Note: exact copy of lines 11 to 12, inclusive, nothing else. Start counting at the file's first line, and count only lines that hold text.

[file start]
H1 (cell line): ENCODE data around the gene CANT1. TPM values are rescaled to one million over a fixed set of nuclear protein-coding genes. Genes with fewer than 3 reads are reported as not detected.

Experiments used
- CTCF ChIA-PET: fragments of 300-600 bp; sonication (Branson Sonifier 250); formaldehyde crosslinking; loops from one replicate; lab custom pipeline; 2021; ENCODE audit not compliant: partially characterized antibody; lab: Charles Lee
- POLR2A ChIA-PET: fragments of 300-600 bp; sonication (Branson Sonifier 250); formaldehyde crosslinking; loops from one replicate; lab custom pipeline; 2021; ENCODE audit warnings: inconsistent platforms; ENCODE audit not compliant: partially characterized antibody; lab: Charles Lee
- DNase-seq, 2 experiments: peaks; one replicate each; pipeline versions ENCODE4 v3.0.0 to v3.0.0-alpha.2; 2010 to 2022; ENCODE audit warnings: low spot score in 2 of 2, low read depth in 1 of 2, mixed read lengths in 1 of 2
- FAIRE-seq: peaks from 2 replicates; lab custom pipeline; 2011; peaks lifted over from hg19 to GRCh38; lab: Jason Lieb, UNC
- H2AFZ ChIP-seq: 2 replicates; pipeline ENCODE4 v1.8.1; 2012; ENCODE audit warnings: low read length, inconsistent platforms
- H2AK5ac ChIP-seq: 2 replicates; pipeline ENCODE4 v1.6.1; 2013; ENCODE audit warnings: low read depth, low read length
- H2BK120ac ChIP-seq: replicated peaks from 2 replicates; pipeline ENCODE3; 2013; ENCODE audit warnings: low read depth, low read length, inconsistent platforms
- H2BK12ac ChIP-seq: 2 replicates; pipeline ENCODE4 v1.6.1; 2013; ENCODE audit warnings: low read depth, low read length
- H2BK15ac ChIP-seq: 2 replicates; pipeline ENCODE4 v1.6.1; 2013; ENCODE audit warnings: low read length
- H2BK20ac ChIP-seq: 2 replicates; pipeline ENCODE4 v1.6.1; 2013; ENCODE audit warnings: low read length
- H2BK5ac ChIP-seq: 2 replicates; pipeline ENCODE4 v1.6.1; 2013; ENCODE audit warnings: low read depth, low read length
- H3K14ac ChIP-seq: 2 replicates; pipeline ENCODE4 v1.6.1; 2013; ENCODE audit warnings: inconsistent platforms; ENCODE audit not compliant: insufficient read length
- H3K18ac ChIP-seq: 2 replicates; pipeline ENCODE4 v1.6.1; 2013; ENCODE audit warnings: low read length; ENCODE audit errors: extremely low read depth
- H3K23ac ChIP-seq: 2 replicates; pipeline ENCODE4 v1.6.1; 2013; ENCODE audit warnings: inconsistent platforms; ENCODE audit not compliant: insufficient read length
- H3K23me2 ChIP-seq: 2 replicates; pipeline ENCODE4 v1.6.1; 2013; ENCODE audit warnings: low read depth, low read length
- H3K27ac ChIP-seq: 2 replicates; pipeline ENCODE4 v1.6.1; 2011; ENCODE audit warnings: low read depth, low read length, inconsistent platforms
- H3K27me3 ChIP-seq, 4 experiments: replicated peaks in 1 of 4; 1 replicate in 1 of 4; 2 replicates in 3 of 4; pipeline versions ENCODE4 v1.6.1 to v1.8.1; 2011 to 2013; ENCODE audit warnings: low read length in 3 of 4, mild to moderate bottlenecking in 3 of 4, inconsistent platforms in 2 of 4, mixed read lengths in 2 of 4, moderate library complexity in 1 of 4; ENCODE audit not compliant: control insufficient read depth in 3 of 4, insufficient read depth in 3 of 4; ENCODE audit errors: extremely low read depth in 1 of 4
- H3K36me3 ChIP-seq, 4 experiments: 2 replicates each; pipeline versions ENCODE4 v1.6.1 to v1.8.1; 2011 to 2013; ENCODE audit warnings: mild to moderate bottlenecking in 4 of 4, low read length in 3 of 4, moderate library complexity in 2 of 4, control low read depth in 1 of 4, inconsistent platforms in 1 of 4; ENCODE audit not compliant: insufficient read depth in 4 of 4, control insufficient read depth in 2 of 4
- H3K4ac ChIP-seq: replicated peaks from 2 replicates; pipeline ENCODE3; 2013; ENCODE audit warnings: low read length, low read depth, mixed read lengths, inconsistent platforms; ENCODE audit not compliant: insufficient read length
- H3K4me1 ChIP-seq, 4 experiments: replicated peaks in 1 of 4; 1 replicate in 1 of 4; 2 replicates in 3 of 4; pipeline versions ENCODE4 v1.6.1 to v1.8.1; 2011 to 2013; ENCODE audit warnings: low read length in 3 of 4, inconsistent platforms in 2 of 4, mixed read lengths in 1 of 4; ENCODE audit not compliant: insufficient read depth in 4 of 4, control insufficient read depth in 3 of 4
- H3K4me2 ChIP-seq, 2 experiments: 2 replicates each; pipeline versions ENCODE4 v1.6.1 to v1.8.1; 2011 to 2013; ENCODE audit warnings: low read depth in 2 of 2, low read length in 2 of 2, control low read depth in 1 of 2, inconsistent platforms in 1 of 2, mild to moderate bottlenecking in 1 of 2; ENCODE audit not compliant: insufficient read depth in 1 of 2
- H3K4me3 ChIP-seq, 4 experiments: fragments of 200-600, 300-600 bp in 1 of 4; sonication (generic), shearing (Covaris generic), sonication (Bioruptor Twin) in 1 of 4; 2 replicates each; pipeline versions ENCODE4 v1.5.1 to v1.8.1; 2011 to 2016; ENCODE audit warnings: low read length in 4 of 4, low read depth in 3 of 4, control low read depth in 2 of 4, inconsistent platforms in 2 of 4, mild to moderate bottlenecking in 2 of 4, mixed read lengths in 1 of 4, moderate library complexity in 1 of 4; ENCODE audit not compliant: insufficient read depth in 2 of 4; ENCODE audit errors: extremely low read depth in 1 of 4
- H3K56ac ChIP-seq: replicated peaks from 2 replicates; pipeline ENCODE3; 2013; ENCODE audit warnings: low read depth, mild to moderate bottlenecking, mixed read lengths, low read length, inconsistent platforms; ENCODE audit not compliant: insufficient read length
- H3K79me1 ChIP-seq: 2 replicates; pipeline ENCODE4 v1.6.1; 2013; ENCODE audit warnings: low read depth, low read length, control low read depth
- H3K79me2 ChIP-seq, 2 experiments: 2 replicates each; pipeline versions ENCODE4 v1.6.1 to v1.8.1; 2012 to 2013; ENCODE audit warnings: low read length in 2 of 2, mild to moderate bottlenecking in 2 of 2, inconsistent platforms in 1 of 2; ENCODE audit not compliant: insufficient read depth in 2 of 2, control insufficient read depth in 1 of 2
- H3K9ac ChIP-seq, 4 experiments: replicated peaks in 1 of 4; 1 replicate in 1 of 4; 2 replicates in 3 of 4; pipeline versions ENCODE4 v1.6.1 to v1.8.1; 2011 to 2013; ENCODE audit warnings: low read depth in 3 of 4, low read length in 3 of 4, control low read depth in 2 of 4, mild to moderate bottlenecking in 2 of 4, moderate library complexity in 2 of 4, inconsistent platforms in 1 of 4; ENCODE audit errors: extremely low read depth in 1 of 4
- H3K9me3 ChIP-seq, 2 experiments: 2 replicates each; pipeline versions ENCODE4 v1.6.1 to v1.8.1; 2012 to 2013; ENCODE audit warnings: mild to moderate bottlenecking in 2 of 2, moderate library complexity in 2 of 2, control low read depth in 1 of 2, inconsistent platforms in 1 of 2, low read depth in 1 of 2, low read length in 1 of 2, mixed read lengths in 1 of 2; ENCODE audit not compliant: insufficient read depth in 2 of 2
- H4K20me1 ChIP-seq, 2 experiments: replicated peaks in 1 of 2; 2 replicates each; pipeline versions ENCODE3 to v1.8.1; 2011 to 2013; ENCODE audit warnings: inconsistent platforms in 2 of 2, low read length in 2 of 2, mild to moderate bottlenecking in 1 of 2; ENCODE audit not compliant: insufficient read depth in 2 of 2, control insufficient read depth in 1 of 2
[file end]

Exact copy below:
- H2BK15ac ChIP-seq: 2 replicates; pipeline ENCODE4 v1.6.1; 2013; ENCODE audit warnings: low read length
- H2BK20ac ChIP-seq: 2 replicates; pipeline ENCODE4 v1.6.1; 2013; ENCODE audit warnings: low read length